Readying CESJDS High School Students for the Real World
Ready for the Real World? headlines the latest issue of an educational leadership journal that I read monthly. The catchy title piqued my curiosity. The journal did not disappoint!
All writers in this month’s volume agree that high schools must reimagine education. We must equip students with skills, not just information, to prepare them to thrive in a world that is unpredictable and ever changing. One writer, Michelle Borba, author of Thrivers: The Surprising Reasons Why Some Kids Struggle and Others Shine, posited seven teachable strengths her research identified to help students prepare for life: self-confidence, empathy, self-control, integrity, curiosity, perseverance, and optimism. Silver, Boutz, and McTighe challenge schools to provide students with opportunities to solve complicated problems using complex thinking processes. These opportunities should include inquiry-based investigations, design thinking, and in-depth evaluation.
This volume reminded me of the skills, habits of mind, and character traits found in the Portrait of a CESJDS Graduate, and the vision our school espouses, the growth of confident, compassionate thinkers who engage the world through Jewish values. We hope that our students graduate with the skills to not just engage the world, but change the world for the better. Many Jewish values we develop in students, k’hillah, tikkun olam, v’ahavta l’rei-a-ka, align with the teachable strengths Borba identified. We teach these skills both inside and outside the classroom.
Last month’s High School Tikkun Olam Makers (TOM) Makeathon, sponsored by the CESJDS Center for STEM in Jewish Education, exemplifies the kinds of challenges we provide our students so they can develop complex thinking skills and the strengths mentioned above. TOM, an organization with which CESJDS recently partnered, is a global movement of communities that creates and disseminates affordable solutions to neglected challenges of people living with disabilities, the elderly, and the poor. Cassandra Batson, Upper School STEM Coordinator, explained the premise and process of the makeathon:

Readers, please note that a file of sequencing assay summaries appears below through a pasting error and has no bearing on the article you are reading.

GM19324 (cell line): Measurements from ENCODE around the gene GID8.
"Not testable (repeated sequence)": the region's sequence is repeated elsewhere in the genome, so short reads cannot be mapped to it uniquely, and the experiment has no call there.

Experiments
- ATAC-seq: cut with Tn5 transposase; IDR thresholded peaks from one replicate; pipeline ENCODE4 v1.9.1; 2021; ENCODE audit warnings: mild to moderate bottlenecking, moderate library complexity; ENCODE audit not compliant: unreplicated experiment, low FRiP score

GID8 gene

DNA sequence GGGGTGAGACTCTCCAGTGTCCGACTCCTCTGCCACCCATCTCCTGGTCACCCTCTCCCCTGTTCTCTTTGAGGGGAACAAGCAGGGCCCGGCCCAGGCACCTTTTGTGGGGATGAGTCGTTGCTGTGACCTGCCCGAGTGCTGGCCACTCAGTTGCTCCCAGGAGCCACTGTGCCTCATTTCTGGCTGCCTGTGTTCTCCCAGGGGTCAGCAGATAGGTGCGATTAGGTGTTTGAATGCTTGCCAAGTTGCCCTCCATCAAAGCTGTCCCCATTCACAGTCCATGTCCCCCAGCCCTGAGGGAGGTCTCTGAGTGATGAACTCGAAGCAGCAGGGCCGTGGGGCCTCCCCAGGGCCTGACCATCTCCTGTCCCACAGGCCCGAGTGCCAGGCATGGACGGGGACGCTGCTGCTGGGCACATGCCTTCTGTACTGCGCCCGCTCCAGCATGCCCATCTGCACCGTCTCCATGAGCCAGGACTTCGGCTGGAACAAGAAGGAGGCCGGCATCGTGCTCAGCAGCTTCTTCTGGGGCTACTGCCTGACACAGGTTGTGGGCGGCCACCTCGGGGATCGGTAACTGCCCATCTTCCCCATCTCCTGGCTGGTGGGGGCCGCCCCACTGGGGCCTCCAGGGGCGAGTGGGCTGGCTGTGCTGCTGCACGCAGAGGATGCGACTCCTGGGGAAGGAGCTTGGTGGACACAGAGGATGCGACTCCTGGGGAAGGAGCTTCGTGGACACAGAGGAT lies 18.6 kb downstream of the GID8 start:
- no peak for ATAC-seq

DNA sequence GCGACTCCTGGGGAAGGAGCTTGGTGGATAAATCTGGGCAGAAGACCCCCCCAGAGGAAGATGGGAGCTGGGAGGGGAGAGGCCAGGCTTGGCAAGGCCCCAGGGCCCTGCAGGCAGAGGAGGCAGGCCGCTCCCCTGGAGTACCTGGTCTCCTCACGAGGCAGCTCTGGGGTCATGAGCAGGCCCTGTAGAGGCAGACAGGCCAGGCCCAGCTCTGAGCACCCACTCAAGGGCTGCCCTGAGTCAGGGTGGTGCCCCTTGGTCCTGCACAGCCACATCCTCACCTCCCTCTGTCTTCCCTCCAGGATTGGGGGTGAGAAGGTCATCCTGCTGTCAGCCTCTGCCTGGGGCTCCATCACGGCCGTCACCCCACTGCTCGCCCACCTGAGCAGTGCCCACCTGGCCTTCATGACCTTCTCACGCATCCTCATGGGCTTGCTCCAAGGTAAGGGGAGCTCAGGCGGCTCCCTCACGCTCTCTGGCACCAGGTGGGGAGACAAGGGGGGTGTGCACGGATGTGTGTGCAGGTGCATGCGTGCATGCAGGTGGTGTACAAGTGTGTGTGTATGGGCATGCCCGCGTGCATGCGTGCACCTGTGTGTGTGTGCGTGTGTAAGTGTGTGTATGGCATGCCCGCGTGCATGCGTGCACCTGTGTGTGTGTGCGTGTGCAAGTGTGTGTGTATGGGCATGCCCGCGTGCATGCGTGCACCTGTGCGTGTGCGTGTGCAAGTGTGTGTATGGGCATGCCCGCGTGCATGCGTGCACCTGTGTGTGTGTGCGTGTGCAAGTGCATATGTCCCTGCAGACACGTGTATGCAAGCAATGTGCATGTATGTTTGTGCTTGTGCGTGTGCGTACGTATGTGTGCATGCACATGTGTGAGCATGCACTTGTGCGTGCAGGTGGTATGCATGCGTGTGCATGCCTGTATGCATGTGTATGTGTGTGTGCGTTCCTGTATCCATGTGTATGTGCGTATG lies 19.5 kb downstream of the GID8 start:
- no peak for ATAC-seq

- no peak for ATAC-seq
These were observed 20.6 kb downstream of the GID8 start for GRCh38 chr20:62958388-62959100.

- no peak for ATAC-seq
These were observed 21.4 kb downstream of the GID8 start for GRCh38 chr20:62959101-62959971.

The two-day Tikkun Olam Makers (TOM) Makeathon we hosted during the first weekend of April, was unlike any other STEM competition I have planned, hosted, and facilitated. What made this event unique was that a Need-Knower identified the challenges that our high school teams had to tackle. And not just any Need-Knower but a fellow student who shared her firsthand experience as a wheelchair user at CESJDS. Each team had a chance to interview the Need-Knower and to learn from her perspective. Students did not just embrace the Engineering Design Process to propose solutions to a problem, they had to think through different aspects of the Need-Knower’s challenges and empathize with her.
Through the course of the two days, I was inspired at how thoughtful and mindful our students were in their process. Rather than throwing out general ideas, students really focused on the Need-Knower and what she shared with them. Their goal wasn’t just to propose a solution or to win, it was to help the Need-Knower feel more independent at school. This is what STEM and learning should be about. It’s not always about the newest gadget or the most complex technology; it’s about seeing how the skills and concepts one learns can be applied in real world scenarios in order to solve problems or make a greater impact.
I was fortunate to serve as a judge for the TOM Makeathon and to witness firsthand the skills our students developed and then demonstrated during the competition. The students did not just view the makeathon as a STEM challenge but one geared at repairing the world, tikkun olam, one of the school’s core values. All teams designed a device that allowed wheelchair users to more readily open the doors in the Upper School building or to access soap more easily in the bathrooms. Students designed, tested, and retested their prototypes based on the Need-Knower’s feedback. STEM Coordinator, Ms. Batson shared that she looks forward to next year’s second annual TOM Makeathon and hopes to get even more students involved.
The makeathon is only one way we provide students with experiences that ready them for the real world. Others include: Junior Statesmen of America, the Rocketry Club, the Robotics Club, Mock Trial, the Debate Club, Arts Chai Lights, and so many more. Reimagining high school requires that we provide more voice and choice to our students both in and out of the classroom with a strong emphasis on skill and strength building. I look forward to engaging our faculty in the coming years in even more ways in which we might do so.